- Bask in Sunlight – In America, the holidays take place during the darkest and coldest time of year. This combination guides a lot of people to stay indoors. Unfortunately, a lack of sunlight is linked to a form of depression known as seasonal affective disorder (SAD). Impacting up to 20% of adults, SAD is a chronic dip in mood that can cause depression and anxiety. Even though you may need to bundle up, getting outside for at least a few minutes every day can help relieve seasonal stress. From a scientific perspective, both depression and anxiety have been linked to a lack of serotonin, a brain chemical linked to happiness. Sunlight is known to boost serotonin levels. Are you deficient in vitamin D? 75% of U.S. teens and adults are deficient in vitamin D. This number will continue to rise as we spend less time outside, use more sunscreen and our population continues to diversify. Find out if Vitamin D3 is right for you.
- Prioritize Sex – If you are an adult in a monogamous relationship, keep sexual intimacy on your holiday to-do list. The hectic pace many keep over the holidays can easily boot sex off your schedule. However, relaxing, connecting and making love with your partner may be one of the best ways to lower stress levels. Sex is ideal for stress relief. Some studies indicate that stress-related blood pressure is significantly lower in those who recently had sex. Scientists suggest that the “love hormone” oxytocin may be the reason. Sexual activity and orgasm are believed to reduce stress due to the surge of oxytocin that occurs with orgasm. Both men and women can benefit from oxytocin because it reduces expression of the corticotropin releasing factor gene, which regulates the stress response in your brain.
Make this holiday season an enjoyable time, where you are not stressed out and don’t have to worry about your Hepatitis C virus flaring up. In addition to exercising, eating well and sleeping soundly, take additional steps to protect your liver from the effects of stress. Pick the traditions that work best for you, plan for an easy, stress-free month, expose yourself to sunlight, and don’t skimp on sexy time. Whether you want to thwart the Hepatitis C virus or just want to relax, your liver will be grateful for your efforts.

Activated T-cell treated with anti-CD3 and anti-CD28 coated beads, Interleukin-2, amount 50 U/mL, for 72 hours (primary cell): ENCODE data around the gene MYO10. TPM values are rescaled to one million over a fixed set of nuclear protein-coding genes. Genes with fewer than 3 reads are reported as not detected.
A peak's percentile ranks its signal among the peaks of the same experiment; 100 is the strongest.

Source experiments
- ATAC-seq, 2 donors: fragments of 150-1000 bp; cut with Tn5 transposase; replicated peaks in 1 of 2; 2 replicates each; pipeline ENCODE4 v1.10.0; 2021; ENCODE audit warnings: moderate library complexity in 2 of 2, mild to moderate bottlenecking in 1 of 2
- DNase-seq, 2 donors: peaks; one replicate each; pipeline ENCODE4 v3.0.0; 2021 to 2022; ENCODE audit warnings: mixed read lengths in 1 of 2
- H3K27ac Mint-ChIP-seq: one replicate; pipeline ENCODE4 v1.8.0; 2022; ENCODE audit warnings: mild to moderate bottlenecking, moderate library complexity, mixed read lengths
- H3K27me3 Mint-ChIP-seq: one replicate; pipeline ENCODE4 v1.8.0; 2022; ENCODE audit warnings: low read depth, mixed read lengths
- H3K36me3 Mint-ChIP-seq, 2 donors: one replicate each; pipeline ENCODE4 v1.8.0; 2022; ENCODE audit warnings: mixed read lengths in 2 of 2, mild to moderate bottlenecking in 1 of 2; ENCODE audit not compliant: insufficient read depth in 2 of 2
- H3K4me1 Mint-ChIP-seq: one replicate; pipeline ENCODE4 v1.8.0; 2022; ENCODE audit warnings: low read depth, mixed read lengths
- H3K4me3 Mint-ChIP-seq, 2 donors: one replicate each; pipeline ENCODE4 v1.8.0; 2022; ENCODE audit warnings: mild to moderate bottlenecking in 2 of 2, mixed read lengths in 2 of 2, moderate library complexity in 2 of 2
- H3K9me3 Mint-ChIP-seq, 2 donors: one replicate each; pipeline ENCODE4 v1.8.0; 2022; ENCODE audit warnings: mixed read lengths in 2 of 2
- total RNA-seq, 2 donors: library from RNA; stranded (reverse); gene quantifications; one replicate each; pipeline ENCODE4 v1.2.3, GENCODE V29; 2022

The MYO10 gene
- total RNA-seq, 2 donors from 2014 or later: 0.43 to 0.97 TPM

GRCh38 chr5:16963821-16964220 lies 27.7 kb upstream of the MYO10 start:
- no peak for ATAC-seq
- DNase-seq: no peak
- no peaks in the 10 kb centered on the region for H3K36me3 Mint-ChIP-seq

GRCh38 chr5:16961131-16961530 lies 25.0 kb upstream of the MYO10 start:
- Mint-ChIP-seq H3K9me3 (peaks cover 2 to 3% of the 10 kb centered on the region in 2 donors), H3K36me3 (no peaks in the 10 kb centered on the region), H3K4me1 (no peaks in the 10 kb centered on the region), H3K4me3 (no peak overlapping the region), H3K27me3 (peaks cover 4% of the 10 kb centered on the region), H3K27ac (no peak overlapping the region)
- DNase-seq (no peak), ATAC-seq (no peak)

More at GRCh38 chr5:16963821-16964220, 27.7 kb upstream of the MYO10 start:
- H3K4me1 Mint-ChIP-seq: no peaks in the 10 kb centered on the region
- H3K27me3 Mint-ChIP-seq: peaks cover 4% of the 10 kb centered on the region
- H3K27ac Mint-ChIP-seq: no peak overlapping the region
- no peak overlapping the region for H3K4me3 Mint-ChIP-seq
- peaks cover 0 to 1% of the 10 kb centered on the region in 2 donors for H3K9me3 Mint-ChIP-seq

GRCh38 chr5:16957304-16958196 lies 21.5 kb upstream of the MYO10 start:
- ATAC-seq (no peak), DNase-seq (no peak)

http://www.brainimmune.com/influence-of-psychosocial-stress-on-chronic-viral-hepatitis/, Psychosocial Stress and Chronic Viral Hepatitis, CC Vere, et al, Retrieved December 10, 2017, Brain Immune Media, Ltd, 2017.
http://www.health.com/health/gallery/0,,20871440,00.html#you-set-unrealistic-new-year-s-resolutions-0, 20 Habits that Make Holiday Stress Worse, Amanda Gardner, Retrieved December 9, 2017, Health Media Ventures, Inc., 2017.
https://www.medicalnewstoday.com/articles/320304.php, Under the mistletoe: Tips for a happy sex life over the holidays, Yelia Hewings-Martin, PhD, Retrieved December 10, 2017, Healthline Media UK, Ltd, 2017.
https://www.medicinenet.com/tips_to_stay_sane_during_the_holidays/views.htm, 4 Holiday Stress Management Tips, Melissa Conrad Stöppler, MD, Retrieved December 9, 2017, MedicineNet, Inc., 2017.
https://www.webmd.com/hepatitis/features/hep-c-manage-stress#2, Stop Stress for Help Against Hepatitis C, John Donovan, Retrieved December 10, 2017, WebMD, LLC, 2017.
https://www.wellcare.com/.../ny_medicaid_member_newsletter_issue4_2015_english.pdf, Tips for Managing Holiday Stress, Retrieved December 10, 2017, WellCare of New York Member Newsletter, 2017.